If a narrowed portion of an artery of the heart clots off entirely, no blood can go to that part of the heart. This can happen without any warning symptoms, although when blood flow stops, the symptoms are just like the ones described above: chest discomfort, chest tightness, breathlessness, nausea, or even a tired sensation, especially in women or diabetics. The sensations can go down the arms, up to the jaw, or to the back, but they might not. If someone has symptoms like this lasting more than a few minutes, they should call 911 and get to the hospital by ambulance. The most important treatment of a heart attack is to get the artery open, either by using medication, or by threading catheters up to the artery and using a tiny balloon to open it up, in a procedure called an angioplasty. The sooner blood can get through the blockage, the less damage there will be.

Heart Attack Leading to Cardiac Arrest

Considering again cardiac arrest, the most common cause of this electrical problem of the heart is a heart attack. When part of the heart is not getting enough oxygen, as it is dying it sends out abnormal electrical impulses that short circuit the electrical system and cause the heart to stop. In this case, the person having chest discomfort will suddenly black out.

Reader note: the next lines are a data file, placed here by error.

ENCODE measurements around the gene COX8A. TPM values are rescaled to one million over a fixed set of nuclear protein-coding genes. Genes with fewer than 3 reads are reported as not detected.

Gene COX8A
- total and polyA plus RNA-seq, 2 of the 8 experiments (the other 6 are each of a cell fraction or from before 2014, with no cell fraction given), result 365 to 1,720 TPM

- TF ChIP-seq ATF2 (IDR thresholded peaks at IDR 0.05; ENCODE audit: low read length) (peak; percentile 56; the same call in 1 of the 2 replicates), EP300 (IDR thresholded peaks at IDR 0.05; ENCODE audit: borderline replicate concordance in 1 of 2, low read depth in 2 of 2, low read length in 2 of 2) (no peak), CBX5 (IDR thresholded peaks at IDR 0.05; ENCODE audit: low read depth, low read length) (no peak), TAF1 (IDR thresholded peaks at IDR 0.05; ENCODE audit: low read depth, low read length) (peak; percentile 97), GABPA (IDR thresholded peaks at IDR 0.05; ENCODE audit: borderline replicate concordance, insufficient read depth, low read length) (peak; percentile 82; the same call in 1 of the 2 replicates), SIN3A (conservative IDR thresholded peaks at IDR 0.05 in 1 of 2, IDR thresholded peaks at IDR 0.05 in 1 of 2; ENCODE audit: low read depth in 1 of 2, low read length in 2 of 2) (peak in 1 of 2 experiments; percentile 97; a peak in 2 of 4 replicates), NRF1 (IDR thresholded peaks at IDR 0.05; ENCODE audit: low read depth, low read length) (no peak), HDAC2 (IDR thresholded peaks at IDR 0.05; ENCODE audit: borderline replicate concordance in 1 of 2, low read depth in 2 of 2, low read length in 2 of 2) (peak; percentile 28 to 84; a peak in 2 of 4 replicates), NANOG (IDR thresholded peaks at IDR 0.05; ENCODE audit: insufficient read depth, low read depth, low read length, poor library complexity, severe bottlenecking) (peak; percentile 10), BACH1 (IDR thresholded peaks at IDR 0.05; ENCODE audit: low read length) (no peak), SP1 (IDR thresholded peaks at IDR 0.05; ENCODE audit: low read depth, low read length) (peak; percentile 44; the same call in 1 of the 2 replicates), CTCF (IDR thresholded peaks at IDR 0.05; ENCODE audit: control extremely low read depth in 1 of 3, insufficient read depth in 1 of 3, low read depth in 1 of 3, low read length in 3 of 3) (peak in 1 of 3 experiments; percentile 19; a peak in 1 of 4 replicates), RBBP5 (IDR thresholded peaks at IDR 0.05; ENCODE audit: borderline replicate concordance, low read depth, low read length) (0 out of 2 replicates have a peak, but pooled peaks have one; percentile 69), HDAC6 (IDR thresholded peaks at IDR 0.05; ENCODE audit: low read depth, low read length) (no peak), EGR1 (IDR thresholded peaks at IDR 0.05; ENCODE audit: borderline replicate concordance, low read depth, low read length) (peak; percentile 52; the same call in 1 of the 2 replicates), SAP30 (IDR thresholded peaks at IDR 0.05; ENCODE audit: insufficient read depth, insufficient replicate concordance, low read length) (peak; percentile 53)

Saving Lives with AEDs

In the past few years, many schools, airports, sports venues, golf courses, shopping malls, businesses, and other public spaces have made automated external defibrillators (or AEDs) available throughout their facilities. They can be found on the wall, usually in red and white metal boxes. Medical training is not necessary to use an AED, as these devices typically provide simple voice instructions to walk you through the steps necessary to use them. If someone collapses and shows no pulse or signs of breathing, a layperson can attach the chest pads that come with the equipment to the victim. The AED then analyzes the victim's heart activity and if it confirms a cardiac arrest, it will attempt to shock the person back into a normal heart rhythm, giving that person a chance to survive. If you are concerned about accidently delivering a shock to someone who doesn't need one, don't worry. The system is automated and will not shock a person who doesn't need it. It's worth noting that a defibrillator can help a person in cardiac arrest regardless of whether the condition was electrical in origin or was brought on by a heart attack. So if you see someone collapse, look for this equipment and just follow the instructions.

Heart Attacks Don't Necessarily Lead to Cardiac Arrest